They have instituted a policy (and started actually enforcing it) that they will not accept multiple (they don't mention the limit) editions of undifferentiated public domain works.
Way back when, I was looking for a copy of Hunger (the Knut Hamsun work) and there was no decent one, so I put one together and listed it myself. It has a brand new cover, table of contents, line-breaks fixed and chapters/paragraphs reformatted and re-flowed. Pretty good edition actually, with 2 nice reviews from satisfied readers. I have recently received an email from Amazon saying that under the aforementioned policy it is to be de-listed.
To qualify to remain, I had to add something new or unique to the edition. I haven't and it will be removed (and I applaud Amazon overall for taking the step, even though in this case mine is by far one of the better editions).
It won't solve everything, sure, especially with PLR stuff, but if it is applied across the board it could vastly reduce the crap to wade through.
It's true that those who don't want to pay (and it's not good value, so there will be many) can just get their news from one of the free competitors - but if eventually every news provider has to give their stuff away, who will then provide the news?
I don't like most of the papers (and never buy them, oooh the hypocrisy) but I acknowledge that without an income journalists won't work and over time the free news sources will either dry up or be forced to reduce the variety of their output even more due to the restricted original content out there.
Content may want to be free, but that doesn't pay the reporter's food bills.
Whether they should be guilty or not I cannot comment on, but the idea that they "cannot possibly screen all content" is ridiculous. And it's one that under various phrasings appears repeatedly in similar situations.
It's true that there is so much content that they cannot possibly screen it.
It's also true that it's entirely their own choice to run a service that allows so much content.
If it's a requirement to screen content (I don't know personally) then the answer is not to refuse to due to the quantity, but to reduce the quantity to make it possible to meet that requirement. They make their choice, they should live with the consequence.
If the dates are stored or manipulated as only two digits at some point, then there is a very strong relationship between 10 and 16 - if you consider decimal vs hexadecimal. It's a long shot, but then after several days I guess they've checked the more obvious ideas.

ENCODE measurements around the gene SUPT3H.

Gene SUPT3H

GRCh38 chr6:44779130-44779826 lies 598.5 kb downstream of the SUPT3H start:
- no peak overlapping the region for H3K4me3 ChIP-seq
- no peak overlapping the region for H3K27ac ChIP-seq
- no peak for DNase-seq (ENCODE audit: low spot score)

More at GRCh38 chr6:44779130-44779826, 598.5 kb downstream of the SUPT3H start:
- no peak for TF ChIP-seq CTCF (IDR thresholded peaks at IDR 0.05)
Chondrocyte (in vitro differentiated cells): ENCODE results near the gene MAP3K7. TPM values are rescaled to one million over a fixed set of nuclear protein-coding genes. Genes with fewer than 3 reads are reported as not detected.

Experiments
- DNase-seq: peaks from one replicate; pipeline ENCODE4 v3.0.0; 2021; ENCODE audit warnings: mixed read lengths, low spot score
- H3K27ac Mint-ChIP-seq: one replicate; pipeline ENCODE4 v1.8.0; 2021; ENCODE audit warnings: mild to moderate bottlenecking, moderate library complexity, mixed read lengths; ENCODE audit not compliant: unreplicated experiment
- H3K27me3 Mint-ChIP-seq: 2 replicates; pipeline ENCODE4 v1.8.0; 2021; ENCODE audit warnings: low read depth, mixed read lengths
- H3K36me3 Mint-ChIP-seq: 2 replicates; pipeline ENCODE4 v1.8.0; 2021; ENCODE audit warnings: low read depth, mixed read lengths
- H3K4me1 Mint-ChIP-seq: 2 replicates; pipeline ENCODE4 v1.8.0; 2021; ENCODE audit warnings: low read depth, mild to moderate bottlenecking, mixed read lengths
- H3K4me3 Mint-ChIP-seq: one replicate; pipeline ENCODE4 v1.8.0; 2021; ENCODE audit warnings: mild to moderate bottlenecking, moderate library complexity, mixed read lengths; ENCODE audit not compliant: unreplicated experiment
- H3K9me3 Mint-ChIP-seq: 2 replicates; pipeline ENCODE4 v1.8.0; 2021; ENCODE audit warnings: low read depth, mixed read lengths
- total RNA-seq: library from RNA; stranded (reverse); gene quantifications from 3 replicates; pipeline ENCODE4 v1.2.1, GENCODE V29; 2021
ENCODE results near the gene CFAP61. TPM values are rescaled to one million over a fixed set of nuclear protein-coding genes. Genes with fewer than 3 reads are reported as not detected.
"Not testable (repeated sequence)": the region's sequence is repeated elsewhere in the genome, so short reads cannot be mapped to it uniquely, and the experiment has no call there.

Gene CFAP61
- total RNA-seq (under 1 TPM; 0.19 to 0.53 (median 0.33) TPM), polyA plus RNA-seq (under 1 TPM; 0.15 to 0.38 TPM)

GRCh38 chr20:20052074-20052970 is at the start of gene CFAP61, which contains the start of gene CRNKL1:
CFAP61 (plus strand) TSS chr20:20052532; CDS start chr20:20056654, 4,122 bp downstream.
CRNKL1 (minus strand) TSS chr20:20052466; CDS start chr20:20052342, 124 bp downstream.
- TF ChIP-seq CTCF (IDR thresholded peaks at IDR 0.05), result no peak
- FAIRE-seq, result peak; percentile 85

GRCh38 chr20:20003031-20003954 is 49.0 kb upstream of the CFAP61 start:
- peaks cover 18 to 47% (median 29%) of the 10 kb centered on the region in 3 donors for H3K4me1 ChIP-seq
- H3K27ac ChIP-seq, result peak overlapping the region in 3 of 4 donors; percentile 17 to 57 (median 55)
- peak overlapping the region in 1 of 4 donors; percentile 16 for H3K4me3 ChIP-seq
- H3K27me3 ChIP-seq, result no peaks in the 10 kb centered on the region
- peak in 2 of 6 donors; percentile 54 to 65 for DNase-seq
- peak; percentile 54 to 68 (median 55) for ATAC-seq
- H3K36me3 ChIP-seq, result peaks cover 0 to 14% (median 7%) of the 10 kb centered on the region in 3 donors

Of course after the Y2K fuss two digit date manipulations shouldn't really be allowed ...
I just don't understand. Yes, when released it was an event, but it was never original and never good. The plot is hackneyed, characters cliche and the morality is terrible. David Brin got it right when he alluded to Darth Vader appearing after death with Yoda and Kenobi - Vader killed billions but apparently he's redeemed by the supposedly altruistic act of saving his own son! That's on a par with a version of Hitler, Pol Pot or whoever, thousands of times more deadly, being okay because he decides not to kill his offspring. Utter rubbish.
BTW I agree with previous posters about Aliens, Silent Running and Serenity. How about Fifth Element too? It's a classic often overlooked due to it's overboard styling and lack of seriousness. Oh, and Brazil, 12 Monkeys and the like? They wipe the floor with Planet of the Apes and ET.
As this is a UK site, it may be worth mentioning that the half million books are only available to US customers - it says so when you try it from the UK.
And, yes, I know there's ways around the IP geocoding. The fact still remains that the half million books people go on about are not available to users in this site's home country, so why keep giving them free publicity about it?
I totally agree with regard to the Kindle, but why mention the Sony in the same breath?
It's not networked unless you choose to use their software and even then it may not be - I don't know as, although I have it installed, I've never yet used it but have hundreds of categorised books on my Sony PRS505 Reader just using plain old drag and drop in Windows Explorer.
There's no way for them to access it unless they physically snatch it off me and connect it to their own USB port, and it's certainly not wireless.
For once, Sony are the good guys on standards and DRM. I have a Sony Reader and not only is it *not* wireless or otherwise network-aware, it actually comes with a CD of 100 classics - *including* 1984 !! - and supports a large number of formats.
I must admit I chose it in preference to a Kindle because (a) the Kindle is damnably ugly, (b) the name Whispernet just sounds soooo dubious, (c) I like Waterstones who sold me it, (d) the current PR505 lets me read normal A4 PDFs by enlarging the font and reflowing the paragraphs, never having failed me on any book yet, and (e) it's made of actual, solid, metal. You know the stuff, it's not a cheap off-white plastic?
I never even considered looking into licensing rights with Kindle because my previous experiences with Amazon have led me to trust them somewhat, so to find they've gone the software EULA route is a shocker.
With their recent attempts to drop Lulu (and other POD publishee) books in favour of their own POD printer, plus their buyout of Audible, they seem to be trying a takeover of the entire publishing production chain which is not healthy for competition. Add in these eBook EULAs and they've just lost *all* future business from me - and I was running to several hundred pounds a year.